TED Fellow Sarah Parcak is a “space archaeologist” who uses infrared technology coupled with satellite imagery to discover previously hidden ancient structures and cities. In this exciting talk from TED2012, she shares how she helped unearth an unknown Ancient Egyptian city through satellite imaging. Now, Parcak is turning her attention to Ancient Rome in a […]Continue reading
Why you should listen
Louise Leakey is the third generation of her family to dig for humanity's past in East Africa. In 2001, Leakey and her mother, Meave, found a previously unknown hominid, the 3.5-million-year-old Kenyanthropus platyops, at Lake Turkana -- the same region where her father, Richard, discovered the "Turkana Boy" fossil, and near Tanzania's Olduvai Gorge, where her grandparents, Louise and Mary Leakey, discovered the bones of Homo habilis.
In August 2007 Louise and Meave, both National Geographic Explorers-in-Residence, dug up new H. habilis bones that may rewrite humanity's evolutionary timeline. We imagine that we evolved from apes in an orderly progression from ape to hominid to human, but the Leakeys' find suggests that different species of pre-humans actually lived side by side at the same time for almost half a million years.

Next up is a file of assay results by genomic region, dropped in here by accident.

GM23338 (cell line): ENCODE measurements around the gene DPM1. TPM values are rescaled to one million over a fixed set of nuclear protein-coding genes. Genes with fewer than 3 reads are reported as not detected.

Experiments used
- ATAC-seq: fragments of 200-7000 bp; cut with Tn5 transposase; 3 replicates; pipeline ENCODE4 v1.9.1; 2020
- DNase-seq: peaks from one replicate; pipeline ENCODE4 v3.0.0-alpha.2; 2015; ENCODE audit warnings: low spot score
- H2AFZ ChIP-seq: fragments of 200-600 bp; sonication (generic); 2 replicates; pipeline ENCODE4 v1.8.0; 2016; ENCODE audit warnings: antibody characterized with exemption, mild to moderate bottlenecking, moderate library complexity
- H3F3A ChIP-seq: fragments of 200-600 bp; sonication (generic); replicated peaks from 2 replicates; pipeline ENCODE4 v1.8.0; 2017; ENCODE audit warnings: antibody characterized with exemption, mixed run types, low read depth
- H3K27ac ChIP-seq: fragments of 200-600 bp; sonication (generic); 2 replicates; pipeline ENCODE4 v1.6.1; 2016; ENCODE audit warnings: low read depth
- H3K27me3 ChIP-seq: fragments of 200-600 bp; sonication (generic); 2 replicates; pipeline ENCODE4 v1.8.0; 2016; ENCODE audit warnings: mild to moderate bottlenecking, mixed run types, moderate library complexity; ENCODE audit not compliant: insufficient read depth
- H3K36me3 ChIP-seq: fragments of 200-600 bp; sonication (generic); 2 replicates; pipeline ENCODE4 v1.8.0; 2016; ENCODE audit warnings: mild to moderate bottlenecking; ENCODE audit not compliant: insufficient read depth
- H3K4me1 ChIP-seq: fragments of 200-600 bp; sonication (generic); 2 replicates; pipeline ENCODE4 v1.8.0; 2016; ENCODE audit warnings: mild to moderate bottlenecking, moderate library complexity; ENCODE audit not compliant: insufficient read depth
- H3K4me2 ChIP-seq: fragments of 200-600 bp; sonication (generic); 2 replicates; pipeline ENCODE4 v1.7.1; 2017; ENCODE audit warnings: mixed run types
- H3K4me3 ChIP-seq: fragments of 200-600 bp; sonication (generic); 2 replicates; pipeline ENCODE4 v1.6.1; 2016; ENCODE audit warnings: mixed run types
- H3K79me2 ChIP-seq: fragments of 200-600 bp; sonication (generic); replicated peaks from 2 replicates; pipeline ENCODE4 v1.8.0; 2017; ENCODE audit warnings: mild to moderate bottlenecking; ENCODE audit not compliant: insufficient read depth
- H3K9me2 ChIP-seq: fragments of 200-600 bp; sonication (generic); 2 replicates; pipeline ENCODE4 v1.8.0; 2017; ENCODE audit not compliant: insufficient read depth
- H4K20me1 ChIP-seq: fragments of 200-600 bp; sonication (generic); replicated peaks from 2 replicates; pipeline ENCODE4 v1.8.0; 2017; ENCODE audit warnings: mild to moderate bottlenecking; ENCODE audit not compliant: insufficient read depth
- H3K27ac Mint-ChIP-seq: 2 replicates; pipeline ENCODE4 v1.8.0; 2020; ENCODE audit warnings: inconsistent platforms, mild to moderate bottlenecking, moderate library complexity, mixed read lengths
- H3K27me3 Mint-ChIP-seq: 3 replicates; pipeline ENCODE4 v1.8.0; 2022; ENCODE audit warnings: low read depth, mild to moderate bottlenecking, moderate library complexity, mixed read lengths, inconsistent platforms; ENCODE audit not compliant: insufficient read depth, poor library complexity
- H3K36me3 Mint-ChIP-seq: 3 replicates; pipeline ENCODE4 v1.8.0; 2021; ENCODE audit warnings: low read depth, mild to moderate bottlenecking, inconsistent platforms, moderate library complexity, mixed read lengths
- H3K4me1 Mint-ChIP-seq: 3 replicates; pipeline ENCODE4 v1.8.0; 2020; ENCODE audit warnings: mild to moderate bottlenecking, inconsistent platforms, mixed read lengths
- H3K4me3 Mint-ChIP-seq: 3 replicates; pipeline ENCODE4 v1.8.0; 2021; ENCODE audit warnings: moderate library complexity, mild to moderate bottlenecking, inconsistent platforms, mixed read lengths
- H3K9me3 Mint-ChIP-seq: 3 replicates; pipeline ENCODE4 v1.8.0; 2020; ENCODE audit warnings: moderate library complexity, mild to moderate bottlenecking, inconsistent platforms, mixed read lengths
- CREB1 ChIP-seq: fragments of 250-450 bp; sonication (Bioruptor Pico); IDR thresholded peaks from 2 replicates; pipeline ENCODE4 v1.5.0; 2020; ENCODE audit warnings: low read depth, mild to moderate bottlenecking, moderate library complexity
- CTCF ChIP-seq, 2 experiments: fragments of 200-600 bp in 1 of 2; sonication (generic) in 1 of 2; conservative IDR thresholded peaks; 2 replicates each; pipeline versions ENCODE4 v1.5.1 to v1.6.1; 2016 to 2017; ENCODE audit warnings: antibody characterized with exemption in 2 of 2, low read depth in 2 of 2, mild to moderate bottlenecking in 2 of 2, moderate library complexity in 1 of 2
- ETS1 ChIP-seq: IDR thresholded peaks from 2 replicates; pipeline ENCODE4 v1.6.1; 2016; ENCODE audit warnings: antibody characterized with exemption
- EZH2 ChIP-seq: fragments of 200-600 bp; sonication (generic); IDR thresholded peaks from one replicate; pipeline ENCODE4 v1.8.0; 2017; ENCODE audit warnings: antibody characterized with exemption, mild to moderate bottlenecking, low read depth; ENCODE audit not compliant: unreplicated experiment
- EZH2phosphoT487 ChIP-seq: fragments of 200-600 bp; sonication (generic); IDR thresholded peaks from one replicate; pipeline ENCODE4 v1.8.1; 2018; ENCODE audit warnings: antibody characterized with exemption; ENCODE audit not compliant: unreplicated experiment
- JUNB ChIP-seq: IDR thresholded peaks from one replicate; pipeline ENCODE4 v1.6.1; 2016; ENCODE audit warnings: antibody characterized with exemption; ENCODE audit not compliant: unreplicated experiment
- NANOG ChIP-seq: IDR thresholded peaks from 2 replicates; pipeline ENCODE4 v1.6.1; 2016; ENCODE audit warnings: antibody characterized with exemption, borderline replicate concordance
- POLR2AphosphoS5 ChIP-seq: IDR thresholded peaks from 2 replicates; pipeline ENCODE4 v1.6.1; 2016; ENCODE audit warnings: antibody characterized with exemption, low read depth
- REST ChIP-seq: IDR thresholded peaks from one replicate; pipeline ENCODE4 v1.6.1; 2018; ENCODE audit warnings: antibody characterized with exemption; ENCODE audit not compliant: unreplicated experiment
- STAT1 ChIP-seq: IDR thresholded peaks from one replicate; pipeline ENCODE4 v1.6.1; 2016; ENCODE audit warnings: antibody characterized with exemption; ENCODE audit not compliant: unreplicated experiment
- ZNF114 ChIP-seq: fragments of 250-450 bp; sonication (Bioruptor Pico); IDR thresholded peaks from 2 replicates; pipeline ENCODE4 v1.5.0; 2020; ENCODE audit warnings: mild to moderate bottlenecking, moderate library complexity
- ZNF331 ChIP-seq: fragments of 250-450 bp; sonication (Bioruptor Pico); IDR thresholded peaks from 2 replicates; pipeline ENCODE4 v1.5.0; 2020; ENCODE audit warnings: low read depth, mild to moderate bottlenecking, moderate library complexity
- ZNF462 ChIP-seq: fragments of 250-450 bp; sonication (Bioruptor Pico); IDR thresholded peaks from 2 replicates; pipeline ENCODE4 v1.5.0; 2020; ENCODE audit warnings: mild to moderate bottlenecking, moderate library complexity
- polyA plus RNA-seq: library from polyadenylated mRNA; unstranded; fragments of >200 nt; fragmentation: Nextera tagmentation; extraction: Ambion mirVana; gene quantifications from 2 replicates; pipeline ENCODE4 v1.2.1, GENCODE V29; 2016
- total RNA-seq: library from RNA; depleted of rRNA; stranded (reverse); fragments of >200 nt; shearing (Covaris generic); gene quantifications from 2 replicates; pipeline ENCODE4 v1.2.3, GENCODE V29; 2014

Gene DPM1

What others say
“[The] upper jaw bone of Homo habilis dates from 1.44 million years ago. This late survivor shows that Homo habilis and Homo erectus lived side by side in eastern Africa for nearly half a million years.” — Koobi Fora Research Project
Louise Leakey’s TED talk
More news and ideas from Louise Leakey
Update: On examination, this claim was agreed by many observers to be somewhat overblown. Today, at the American Museum of Natural History in New York, a revolutionary discovery — one that will stand as a milestone for paleontologists and evolutionists everywhere — was announced. Scientists based at the University of Oslo have discovered “Ida,” also […]Continue reading
National Geographic shares stories that inspire people to care for our world, and TED leverages the power of ideas to change the world. It could be said that we share some common ground. Unsurprisingly, almost half of the National Geographic Explorers, as well as a few members of their staff, have given TEDTalks. Below the […]Continue reading